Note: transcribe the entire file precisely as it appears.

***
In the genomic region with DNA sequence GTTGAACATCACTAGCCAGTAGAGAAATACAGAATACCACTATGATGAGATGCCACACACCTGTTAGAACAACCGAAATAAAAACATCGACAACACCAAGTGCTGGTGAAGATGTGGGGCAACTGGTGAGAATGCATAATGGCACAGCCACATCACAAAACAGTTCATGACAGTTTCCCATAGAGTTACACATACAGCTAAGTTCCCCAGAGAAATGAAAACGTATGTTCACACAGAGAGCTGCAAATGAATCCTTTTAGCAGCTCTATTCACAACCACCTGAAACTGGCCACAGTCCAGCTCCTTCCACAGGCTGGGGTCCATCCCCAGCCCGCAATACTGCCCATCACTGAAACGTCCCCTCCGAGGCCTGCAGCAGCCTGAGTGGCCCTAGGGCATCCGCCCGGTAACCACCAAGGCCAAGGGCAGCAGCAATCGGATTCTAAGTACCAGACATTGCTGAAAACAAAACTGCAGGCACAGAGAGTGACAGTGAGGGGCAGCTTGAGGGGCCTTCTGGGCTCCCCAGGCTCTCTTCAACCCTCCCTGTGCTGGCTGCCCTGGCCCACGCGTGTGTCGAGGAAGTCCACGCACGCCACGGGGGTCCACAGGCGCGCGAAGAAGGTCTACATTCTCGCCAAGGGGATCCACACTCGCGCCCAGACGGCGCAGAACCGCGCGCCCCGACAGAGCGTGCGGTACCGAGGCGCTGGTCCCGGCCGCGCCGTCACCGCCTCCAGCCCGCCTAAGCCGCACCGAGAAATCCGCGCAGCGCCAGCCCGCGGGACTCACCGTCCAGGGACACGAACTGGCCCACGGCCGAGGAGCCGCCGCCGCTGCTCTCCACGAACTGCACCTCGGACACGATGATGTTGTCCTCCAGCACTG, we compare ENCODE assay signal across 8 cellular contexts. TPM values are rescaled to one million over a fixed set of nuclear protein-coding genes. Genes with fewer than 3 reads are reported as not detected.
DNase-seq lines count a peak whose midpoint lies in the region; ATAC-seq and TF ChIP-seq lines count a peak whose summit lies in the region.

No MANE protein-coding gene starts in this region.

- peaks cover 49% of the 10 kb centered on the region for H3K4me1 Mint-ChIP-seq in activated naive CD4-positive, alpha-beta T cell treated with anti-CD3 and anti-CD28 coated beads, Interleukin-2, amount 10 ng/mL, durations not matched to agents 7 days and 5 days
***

In the genomic region with DNA sequence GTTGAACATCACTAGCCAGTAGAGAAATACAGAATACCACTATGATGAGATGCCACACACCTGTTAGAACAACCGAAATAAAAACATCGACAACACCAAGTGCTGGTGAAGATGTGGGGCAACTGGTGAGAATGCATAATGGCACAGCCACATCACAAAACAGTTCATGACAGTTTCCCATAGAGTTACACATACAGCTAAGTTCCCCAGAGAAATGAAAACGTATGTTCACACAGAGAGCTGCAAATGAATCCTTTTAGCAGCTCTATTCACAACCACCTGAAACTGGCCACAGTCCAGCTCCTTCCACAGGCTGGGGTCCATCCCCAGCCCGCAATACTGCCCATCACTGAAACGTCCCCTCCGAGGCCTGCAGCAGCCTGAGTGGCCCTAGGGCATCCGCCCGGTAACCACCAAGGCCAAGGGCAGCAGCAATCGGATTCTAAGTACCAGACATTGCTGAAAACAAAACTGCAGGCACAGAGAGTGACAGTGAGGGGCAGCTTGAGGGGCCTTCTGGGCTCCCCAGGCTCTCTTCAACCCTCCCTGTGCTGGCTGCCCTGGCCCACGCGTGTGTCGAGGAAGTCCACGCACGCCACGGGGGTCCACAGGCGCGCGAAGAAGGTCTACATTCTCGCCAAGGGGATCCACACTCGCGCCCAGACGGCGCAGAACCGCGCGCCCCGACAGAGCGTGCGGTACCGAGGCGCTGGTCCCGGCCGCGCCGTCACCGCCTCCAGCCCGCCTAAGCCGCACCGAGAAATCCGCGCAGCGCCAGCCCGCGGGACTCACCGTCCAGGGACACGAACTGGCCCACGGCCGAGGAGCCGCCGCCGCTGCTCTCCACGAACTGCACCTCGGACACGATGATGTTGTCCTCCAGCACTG, we compare ENCODE assay signal across 8 cellular contexts. TPM values are rescaled to one million over a fixed set of nuclear protein-coding genes. Genes with fewer than 3 reads are reported as not detected.
DNase-seq lines count a peak whose midpoint lies in the region; ATAC-seq and TF ChIP-seq lines count a peak whose summit lies in the region.

No MANE protein-coding gene starts in this region.

- peaks cover 49% of the 10 kb centered on the region for H3K4me1 Mint-ChIP-seq in activated naive CD4-positive, alpha-beta T cell treated with anti-CD3 and anti-CD28 coated beads, Interleukin-2, amount 10 ng/mL, durations not matched to agents 7 days and 5 days